AACR to Host U.S. Surgeon General at Congressional Briefing on America's Continuing Tobacco Problem
For Immediate Release:
Feb. 28, 2011
AACR to Host U.S. Surgeon General at Congressional Briefing
on Americas Continuing Tobacco Problem
on Americas Continuing Tobacco Problem
WASHINGTON, D.C. - U.S. Surgeon General Regina M. Benjamin, M.D., M.B.A., will discuss the dangers of tobacco use and her offices recently released report on smoking at an American Association for Cancer Research-sponsored congressional briefing on Tuesday, March 1, 2011.
Benjamin, whose report "How Tobacco Smoke Causes Disease" was released in Dec. 2010, will speak to representatives from dozens of congressional offices, as well as members of the cancer and biomedical advocacy communities.
The briefing will be held from 12 to 1:30 p.m. on March 1 in room 1539 of the Longworth House Office Building. Media are invited to attend; for more information, visit www.aacr.org/SurgeonGeneralBriefing. Margaret Foti, Ph.D., M.D. (h.c.), chief executive officer of the AACR, will introduce the surgeon general and moderate the briefing.
"Were honored to bring the surgeon general to Capitol Hill to discuss this serious public health problem that causes death and disease throughout the world," Foti said. "Tobacco use is responsible for 30 percent of all cancer deaths, estimated to have taken the lives of 171,000 Americans in 2010 alone. We will continue to work together to stem the global tide of tobacco-related deaths and suffering."
Roy S. Herbst, M.D., Ph.D., chair of the AACRs Task Force on Tobacco and Cancer, and chief of medical oncology at Yale University, will share his perspective as a practicing oncologist, address the AACRs role in tobacco cessation and cancer research, and highlight findings from an April 2010 AACR policy statement on tobacco and cancer. The American Heart Association (AHA) is providing generous support for this event and AHA President Ralph L. Sacco, M.D., chair of neurology at the University of Miami, will share his insights on tobacco and cardiovascular disease.
This AACR-sponsored briefing serves as the first of several planned for this year. A second tobacco-related briefing will take place on Wednesday, March 16, when Lawrence R. Deyton, M.D., M.S.P.H., director of the Center for Tobacco Products at the U.S. Food and Drug Administration, will provide insights into the implementation of the Family Smoking Prevention and Tobacco Control Act.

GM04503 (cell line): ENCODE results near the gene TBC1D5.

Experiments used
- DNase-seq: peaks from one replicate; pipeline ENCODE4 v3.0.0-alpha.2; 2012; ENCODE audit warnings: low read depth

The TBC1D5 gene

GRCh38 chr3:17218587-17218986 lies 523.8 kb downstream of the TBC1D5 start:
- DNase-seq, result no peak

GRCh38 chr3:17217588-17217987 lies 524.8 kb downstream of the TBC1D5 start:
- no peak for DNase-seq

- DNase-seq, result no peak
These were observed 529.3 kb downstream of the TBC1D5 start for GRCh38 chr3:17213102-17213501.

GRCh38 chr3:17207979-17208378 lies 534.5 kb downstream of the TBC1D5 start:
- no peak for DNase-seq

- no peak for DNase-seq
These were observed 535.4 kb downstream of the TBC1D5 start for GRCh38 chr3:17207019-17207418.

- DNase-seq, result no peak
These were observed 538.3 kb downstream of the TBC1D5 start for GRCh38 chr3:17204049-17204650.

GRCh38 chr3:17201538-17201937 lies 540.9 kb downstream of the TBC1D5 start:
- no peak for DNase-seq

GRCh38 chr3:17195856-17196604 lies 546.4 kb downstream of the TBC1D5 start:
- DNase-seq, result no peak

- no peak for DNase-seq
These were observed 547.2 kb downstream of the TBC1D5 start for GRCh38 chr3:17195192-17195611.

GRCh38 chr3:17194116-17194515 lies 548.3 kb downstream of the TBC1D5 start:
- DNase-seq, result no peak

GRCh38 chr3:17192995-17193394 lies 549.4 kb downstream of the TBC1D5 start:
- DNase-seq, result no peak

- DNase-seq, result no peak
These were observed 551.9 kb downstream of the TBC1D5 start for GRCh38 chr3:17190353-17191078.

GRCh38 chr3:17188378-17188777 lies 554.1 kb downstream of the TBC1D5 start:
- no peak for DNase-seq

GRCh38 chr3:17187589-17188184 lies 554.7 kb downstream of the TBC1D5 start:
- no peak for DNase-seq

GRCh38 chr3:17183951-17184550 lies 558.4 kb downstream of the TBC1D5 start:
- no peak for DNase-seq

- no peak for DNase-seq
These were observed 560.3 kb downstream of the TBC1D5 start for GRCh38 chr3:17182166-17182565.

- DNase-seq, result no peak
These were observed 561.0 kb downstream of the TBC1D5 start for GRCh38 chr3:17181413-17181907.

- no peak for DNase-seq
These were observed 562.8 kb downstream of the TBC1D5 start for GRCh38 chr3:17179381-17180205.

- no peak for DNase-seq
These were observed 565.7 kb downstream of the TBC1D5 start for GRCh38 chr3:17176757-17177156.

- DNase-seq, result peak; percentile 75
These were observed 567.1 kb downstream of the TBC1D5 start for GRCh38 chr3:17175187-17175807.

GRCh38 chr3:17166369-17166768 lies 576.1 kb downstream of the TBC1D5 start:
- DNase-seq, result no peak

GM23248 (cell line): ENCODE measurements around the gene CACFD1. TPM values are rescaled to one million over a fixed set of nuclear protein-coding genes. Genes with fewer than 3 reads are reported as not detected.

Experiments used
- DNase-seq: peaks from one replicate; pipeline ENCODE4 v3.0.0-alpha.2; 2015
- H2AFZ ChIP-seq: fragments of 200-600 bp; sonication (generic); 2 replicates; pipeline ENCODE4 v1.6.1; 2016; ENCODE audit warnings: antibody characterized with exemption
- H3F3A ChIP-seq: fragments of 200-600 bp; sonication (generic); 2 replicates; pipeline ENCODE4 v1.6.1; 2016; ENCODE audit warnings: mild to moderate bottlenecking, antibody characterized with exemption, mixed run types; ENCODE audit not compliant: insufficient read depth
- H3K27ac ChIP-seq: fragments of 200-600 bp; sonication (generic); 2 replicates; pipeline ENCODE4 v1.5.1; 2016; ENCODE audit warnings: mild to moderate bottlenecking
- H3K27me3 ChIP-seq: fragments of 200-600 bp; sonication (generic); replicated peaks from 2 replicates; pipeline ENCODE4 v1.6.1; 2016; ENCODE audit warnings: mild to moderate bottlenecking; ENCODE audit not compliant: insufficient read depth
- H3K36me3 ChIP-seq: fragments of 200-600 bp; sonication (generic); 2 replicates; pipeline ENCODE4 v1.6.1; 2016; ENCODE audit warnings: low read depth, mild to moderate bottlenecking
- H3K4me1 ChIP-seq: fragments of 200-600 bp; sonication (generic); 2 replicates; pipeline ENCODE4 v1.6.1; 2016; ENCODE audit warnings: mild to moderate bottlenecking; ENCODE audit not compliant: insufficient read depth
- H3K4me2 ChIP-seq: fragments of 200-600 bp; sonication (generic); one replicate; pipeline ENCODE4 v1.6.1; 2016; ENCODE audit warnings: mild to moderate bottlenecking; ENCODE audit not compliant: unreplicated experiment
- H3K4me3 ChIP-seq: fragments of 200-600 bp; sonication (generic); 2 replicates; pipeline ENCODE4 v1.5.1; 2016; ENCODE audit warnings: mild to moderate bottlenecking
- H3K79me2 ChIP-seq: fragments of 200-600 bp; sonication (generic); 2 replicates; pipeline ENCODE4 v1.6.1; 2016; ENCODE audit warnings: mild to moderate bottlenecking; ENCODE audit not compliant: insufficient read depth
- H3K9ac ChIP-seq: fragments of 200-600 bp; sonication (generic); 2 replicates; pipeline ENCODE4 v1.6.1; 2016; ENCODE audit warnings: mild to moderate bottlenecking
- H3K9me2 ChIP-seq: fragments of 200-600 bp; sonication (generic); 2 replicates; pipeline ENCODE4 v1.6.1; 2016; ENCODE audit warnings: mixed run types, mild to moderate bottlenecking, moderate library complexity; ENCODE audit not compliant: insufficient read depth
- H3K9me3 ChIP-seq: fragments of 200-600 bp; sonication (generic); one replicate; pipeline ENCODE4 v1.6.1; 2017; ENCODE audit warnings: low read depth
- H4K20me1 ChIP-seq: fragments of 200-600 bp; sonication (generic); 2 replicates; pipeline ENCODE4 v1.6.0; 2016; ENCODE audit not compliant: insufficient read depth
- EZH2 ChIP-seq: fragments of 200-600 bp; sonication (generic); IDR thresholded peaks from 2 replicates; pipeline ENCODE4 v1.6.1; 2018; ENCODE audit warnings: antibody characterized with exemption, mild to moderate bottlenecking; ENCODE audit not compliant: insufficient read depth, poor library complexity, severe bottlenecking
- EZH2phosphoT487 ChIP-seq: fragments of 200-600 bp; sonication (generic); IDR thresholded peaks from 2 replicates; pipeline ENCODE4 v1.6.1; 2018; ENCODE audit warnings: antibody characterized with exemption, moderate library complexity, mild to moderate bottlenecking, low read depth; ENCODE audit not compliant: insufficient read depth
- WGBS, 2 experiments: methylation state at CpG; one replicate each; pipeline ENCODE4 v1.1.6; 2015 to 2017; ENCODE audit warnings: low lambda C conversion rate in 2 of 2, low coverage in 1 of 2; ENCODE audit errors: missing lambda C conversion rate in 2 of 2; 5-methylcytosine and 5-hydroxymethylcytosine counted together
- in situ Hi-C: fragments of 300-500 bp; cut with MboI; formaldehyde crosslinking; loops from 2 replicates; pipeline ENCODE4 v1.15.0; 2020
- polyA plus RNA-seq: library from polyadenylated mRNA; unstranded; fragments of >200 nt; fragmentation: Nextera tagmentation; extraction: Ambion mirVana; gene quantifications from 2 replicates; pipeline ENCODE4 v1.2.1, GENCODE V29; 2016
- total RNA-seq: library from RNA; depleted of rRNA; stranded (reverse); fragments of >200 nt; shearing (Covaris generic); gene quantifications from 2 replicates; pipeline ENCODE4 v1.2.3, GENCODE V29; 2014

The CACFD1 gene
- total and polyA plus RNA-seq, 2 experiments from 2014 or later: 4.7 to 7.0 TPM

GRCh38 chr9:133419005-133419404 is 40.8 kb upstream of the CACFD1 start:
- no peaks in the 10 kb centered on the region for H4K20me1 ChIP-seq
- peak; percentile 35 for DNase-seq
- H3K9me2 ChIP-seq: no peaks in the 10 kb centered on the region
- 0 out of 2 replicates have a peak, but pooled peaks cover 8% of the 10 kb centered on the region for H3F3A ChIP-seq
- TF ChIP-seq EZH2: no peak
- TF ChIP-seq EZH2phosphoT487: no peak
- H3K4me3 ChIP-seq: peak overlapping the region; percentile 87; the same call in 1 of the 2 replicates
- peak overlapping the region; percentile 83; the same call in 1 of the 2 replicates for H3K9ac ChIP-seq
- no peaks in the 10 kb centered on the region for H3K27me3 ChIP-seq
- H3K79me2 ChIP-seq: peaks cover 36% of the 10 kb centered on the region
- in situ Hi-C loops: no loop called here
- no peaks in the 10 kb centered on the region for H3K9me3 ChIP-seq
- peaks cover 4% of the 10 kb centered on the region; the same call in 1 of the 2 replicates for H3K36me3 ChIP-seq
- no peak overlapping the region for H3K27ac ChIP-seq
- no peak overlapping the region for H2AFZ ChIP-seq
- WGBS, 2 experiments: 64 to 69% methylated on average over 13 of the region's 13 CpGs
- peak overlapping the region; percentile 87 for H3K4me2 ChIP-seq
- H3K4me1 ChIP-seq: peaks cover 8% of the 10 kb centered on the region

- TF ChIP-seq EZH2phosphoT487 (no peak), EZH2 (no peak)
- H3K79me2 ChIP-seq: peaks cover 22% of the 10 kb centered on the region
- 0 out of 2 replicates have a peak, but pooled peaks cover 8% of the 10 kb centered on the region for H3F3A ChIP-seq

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The mission of the American Association for Cancer Research is to prevent and cure cancer. Founded in 1907, the AACR is the worlds oldest and largest professional organization dedicated to advancing cancer research. The membership includes 33,000 basic, translational and clinical researchers; health care professionals; and cancer survivors and advocates in the United States and more than 90 other countries. The AACR marshals the full spectrum of expertise from the cancer community to accelerate progress in the prevention, diagnosis and treatment of cancer through high-quality scientific and educational programs. It funds innovative, meritorious research grants, research fellowships and career development awards. The AACR Annual Meeting attracts more than 18,000 participants who share the latest discoveries and developments in the field. Special conferences throughout the year present novel data across a wide variety of topics in cancer research, treatment and patient care. Including Cancer Discovery, the AACR publishes seven major peer-reviewed journals: Cancer Research; Clinical Cancer Research; Molecular Cancer Therapeutics; Molecular Cancer Research; Cancer Epidemiology, Biomarkers & Prevention; and Cancer Prevention Research. AACR journals represented 20 percent of the market share of total citations in 2009. The AACR also publishes CR, a magazine for cancer survivors and their families, patient advocates, physicians and scientists.